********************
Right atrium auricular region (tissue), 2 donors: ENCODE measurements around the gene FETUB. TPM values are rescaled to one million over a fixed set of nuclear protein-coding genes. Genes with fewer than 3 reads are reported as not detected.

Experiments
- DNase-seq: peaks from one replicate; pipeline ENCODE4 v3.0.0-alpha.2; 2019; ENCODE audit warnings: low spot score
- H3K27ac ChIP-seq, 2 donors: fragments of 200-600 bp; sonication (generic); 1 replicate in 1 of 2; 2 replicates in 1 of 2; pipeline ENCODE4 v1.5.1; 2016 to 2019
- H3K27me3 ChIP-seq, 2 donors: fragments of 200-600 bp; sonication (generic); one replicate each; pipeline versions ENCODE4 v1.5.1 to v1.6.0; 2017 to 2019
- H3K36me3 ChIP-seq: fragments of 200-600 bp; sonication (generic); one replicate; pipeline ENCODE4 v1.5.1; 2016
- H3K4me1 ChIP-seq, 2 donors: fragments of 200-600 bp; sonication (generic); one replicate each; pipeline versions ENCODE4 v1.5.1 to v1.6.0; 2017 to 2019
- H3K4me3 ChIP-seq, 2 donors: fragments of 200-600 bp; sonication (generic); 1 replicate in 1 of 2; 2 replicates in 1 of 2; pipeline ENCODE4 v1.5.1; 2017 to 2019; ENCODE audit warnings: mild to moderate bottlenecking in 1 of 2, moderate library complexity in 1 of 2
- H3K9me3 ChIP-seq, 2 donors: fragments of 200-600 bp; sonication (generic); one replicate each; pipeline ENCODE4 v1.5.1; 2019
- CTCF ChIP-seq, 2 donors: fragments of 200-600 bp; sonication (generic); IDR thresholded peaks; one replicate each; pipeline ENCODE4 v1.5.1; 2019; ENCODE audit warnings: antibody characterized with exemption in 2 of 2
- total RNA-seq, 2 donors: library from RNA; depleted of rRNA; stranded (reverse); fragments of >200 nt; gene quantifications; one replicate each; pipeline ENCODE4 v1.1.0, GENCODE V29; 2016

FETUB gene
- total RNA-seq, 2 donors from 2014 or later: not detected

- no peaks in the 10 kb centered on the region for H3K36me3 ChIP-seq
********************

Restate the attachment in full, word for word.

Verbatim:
Right atrium auricular region (tissue), 2 donors: ENCODE measurements around the gene FETUB. TPM values are rescaled to one million over a fixed set of nuclear protein-coding genes. Genes with fewer than 3 reads are reported as not detected.

Experiments
- DNase-seq: peaks from one replicate; pipeline ENCODE4 v3.0.0-alpha.2; 2019; ENCODE audit warnings: low spot score
- H3K27ac ChIP-seq, 2 donors: fragments of 200-600 bp; sonication (generic); 1 replicate in 1 of 2; 2 replicates in 1 of 2; pipeline ENCODE4 v1.5.1; 2016 to 2019
- H3K27me3 ChIP-seq, 2 donors: fragments of 200-600 bp; sonication (generic); one replicate each; pipeline versions ENCODE4 v1.5.1 to v1.6.0; 2017 to 2019
- H3K36me3 ChIP-seq: fragments of 200-600 bp; sonication (generic); one replicate; pipeline ENCODE4 v1.5.1; 2016
- H3K4me1 ChIP-seq, 2 donors: fragments of 200-600 bp; sonication (generic); one replicate each; pipeline versions ENCODE4 v1.5.1 to v1.6.0; 2017 to 2019
- H3K4me3 ChIP-seq, 2 donors: fragments of 200-600 bp; sonication (generic); 1 replicate in 1 of 2; 2 replicates in 1 of 2; pipeline ENCODE4 v1.5.1; 2017 to 2019; ENCODE audit warnings: mild to moderate bottlenecking in 1 of 2, moderate library complexity in 1 of 2
- H3K9me3 ChIP-seq, 2 donors: fragments of 200-600 bp; sonication (generic); one replicate each; pipeline ENCODE4 v1.5.1; 2019
- CTCF ChIP-seq, 2 donors: fragments of 200-600 bp; sonication (generic); IDR thresholded peaks; one replicate each; pipeline ENCODE4 v1.5.1; 2019; ENCODE audit warnings: antibody characterized with exemption in 2 of 2
- total RNA-seq, 2 donors: library from RNA; depleted of rRNA; stranded (reverse); fragments of >200 nt; gene quantifications; one replicate each; pipeline ENCODE4 v1.1.0, GENCODE V29; 2016

FETUB gene
- total RNA-seq, 2 donors from 2014 or later: not detected

- no peaks in the 10 kb centered on the region for H3K36me3 ChIP-seq